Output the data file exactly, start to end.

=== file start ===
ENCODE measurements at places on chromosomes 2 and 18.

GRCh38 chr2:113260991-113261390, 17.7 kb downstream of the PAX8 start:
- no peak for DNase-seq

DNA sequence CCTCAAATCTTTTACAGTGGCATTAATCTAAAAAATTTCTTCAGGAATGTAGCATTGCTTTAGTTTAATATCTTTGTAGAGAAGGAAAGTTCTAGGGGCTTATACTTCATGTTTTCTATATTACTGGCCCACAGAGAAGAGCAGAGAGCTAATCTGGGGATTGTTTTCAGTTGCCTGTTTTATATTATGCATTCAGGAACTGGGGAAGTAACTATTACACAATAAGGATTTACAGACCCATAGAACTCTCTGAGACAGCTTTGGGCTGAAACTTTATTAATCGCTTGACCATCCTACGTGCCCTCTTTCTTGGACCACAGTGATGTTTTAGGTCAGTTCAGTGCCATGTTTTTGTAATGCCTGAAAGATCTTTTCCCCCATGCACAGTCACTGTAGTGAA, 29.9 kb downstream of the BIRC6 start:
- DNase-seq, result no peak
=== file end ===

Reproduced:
ENCODE measurements at places on chromosomes 2 and 18.

GRCh38 chr2:113260991-113261390, 17.7 kb downstream of the PAX8 start:
- no peak for DNase-seq

DNA sequence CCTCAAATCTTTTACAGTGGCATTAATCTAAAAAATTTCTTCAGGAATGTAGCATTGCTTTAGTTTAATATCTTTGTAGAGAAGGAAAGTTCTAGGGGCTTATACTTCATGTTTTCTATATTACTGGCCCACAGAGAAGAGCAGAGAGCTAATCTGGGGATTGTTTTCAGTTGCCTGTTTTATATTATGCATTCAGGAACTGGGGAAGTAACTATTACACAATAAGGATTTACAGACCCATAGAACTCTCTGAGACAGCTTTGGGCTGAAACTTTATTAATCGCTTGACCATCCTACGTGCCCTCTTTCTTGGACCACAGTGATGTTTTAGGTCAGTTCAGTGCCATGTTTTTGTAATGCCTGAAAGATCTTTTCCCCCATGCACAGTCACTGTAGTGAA, 29.9 kb downstream of the BIRC6 start:
- DNase-seq, result no peak